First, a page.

After working with hundreds of school and county appraisal districts, the Comptroller has developed 10 basic guidelines school districts need to know and use to effectively face the challenges before them in assessing and collecting property taxes in Texas. These common sense guidelines help Texas school districts ensure taxes are collected equitably, and in accordance with state laws, and to efficiently administer property tax appraisal and collection.
Q: How do taxing units determine what tax rate to adopt?
A: State truth-in-taxation laws give taxpayers a voice in decisions that affect their property tax rates. Beginning in early August, taxing units take the first step toward adopting a tax rate by calculating and publishing the effective and rollback tax rates.
The effective tax rate would provide the taxing unit with approximately the same amount of revenue it had the year before on properties taxed in both years. A comparison of the effective tax rate to the taxing unit’s proposed tax rate shows if there will be a tax increase.
Q: What if a taxing unit increases its tax rate?
A: If a governing body — other than a school district, small taxing unit or special water district – proposes to adopt a tax rate that exceeds the lower of the unit’s effective or rollback rate, it must publish a quarter-page notice in a local newspaper to announce two public hearings. The hearings give taxpayers an opportunity to voice their opinion about the proposed tax increase. The taxing unit then publishes another quarter page ad to announce a meeting for the governing body to adopt the tax rate.
A school board must publish a quarter-page ad in a local newspaper for a public meeting to discuss the proposed tax rate and budget. This meeting gives taxpayers an opportunity to voice their opinion about the proposed tax rate.
A small taxing unit may mail a notice of the proposed tax rate to each property owner in the unit or may publish a notice of the proposed rate in the legal section of a newspaper having general circulation in the unit. The unit must provide either notice at least seven days before the meeting to adopt the proposed tax rate.
A special water district must publish a tax rate notice at least seven days before a public hearing to discuss the tax rate. The notice must be in a local newspaper that has general circulation in the district. Or, the water district may mail it to each property owner at least 10 days before the public hearing date.
Q: What can taxpayers do if a taxing unit fails to publish the required notice and hold the required meetings?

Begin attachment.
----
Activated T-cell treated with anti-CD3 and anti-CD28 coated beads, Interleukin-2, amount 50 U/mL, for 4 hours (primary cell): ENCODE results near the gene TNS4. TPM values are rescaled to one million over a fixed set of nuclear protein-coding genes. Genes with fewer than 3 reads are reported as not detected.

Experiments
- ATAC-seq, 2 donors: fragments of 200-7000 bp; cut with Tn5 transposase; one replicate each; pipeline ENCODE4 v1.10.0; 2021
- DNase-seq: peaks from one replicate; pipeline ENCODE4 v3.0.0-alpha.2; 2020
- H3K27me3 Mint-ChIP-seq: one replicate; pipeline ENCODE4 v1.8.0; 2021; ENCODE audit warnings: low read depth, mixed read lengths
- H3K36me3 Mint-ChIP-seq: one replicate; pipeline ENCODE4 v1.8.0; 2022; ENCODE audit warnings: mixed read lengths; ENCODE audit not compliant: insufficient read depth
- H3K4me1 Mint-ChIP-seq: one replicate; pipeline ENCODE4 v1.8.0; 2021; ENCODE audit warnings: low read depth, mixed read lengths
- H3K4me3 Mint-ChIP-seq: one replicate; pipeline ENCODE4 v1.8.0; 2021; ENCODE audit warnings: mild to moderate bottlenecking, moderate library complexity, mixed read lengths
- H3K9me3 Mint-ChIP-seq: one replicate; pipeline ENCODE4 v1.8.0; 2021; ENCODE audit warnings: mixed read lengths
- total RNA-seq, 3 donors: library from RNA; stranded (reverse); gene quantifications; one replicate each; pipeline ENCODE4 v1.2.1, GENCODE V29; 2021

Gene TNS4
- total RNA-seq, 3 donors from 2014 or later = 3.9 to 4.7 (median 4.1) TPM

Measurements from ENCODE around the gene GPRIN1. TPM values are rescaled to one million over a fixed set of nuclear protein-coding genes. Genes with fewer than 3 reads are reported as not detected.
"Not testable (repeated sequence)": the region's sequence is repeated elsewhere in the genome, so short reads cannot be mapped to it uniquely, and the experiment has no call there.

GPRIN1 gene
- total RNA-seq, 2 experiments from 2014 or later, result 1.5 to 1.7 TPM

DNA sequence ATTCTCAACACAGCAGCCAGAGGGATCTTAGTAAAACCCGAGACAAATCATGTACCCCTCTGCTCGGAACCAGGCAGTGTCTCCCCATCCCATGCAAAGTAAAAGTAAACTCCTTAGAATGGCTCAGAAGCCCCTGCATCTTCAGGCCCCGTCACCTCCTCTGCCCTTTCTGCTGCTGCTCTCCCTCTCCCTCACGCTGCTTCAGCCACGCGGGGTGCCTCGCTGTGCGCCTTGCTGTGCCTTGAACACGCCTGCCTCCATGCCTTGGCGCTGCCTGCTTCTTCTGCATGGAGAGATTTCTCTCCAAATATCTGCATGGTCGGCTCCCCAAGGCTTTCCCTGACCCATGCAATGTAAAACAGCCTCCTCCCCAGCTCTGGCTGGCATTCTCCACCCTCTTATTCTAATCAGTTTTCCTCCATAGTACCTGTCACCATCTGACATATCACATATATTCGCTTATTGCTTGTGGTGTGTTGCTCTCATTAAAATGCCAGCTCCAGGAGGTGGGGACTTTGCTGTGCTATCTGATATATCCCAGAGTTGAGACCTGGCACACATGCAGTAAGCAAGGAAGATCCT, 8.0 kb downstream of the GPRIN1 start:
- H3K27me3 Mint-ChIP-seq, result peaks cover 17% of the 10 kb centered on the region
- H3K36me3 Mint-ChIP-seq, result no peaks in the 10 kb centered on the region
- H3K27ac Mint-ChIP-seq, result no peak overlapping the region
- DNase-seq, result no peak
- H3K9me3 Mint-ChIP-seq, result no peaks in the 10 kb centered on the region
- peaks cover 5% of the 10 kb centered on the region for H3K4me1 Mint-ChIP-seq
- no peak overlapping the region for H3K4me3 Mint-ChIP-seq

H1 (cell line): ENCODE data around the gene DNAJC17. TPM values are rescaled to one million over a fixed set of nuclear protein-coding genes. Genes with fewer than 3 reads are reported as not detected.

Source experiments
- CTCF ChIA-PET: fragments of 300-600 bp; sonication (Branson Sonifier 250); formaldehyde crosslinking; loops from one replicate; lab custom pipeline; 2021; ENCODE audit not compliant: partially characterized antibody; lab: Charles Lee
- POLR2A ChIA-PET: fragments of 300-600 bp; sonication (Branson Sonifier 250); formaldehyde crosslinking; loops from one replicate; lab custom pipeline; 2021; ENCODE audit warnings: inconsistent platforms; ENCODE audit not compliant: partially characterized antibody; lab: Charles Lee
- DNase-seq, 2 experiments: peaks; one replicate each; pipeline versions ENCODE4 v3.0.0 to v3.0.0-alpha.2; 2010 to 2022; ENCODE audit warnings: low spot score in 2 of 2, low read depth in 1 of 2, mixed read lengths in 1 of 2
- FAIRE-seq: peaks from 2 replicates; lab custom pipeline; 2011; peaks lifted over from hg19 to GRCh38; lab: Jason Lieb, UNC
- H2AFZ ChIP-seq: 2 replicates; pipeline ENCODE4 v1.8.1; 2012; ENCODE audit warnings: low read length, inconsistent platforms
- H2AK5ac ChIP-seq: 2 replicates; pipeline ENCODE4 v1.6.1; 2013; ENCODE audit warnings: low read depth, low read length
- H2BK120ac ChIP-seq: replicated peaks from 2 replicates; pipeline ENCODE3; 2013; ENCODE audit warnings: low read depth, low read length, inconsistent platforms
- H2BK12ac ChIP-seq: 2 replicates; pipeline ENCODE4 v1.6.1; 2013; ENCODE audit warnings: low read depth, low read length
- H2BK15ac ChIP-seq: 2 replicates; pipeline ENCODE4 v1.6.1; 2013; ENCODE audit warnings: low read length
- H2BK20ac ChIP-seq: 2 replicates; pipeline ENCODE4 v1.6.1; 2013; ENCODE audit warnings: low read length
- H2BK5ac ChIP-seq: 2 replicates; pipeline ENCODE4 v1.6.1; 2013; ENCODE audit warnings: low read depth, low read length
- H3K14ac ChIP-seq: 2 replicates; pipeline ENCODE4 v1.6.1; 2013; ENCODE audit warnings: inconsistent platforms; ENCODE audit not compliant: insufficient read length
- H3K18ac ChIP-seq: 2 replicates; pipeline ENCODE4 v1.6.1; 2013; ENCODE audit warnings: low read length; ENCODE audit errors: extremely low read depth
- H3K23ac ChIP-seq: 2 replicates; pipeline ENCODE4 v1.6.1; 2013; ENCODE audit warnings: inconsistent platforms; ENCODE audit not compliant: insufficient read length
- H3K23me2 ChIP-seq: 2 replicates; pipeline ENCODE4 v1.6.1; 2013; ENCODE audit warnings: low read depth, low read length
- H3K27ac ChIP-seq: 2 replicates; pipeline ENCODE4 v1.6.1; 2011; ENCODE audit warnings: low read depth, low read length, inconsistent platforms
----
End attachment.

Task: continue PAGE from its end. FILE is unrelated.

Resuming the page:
A: If a property owner believes that a taxing unit failed to comply in good faith with the truth-in-taxation laws, the owner may file a lawsuit in district court to stop collection of the taxes until the taxing unit complies with the law. The owner must file the lawsuit before substantially all of the tax bills are mailed. The courts must decide if the taxing unit complied in good faith with the laws.
Q: What can taxpayers do if a taxing unit adopts a tax rate that is higher than the rollback rate?
A: If a unit — other than a school district — adopts a tax rate higher than the calculated rollback rate, voters in the unit can circulate a petition calling for an election to roll back the adopted tax rate. The taxing unit’s governing body determines if the petition is valid and, if so, calls for an election. If a majority of voters vote to rollback the tax rate, then the unit’s rollback rate becomes the tax rate. Those taxpayers that paid their taxes, receive a refund and the delinquency date is extended.
For school districts, no petition is required. The school board calls for an election if the adopted tax rate exceeds the rollback rate. If a majority voters vote to ratify the adopted rate, the school’s adopted rate stands. If voters disapprove the adopted rate, the school district’s calculated rollback rate is the district’s current tax.
Q: When do taxing units mail tax bills?
A: Taxing units usually mail their bills around October 1.
Q: May I pay only part of the taxes due?
A: State law allows taxing units, at their option, to authorize tax collectors to accept one-half of a taxpayer’s taxes by November 30 and the remainder by June 30 without paying penalty and interest. Not all taxing units offer this option.
Tax collectors also may choose to collect partial payments, payments by credit card, or escrow payments. Such payments do not forestall any penalty and interest on the unpaid portions.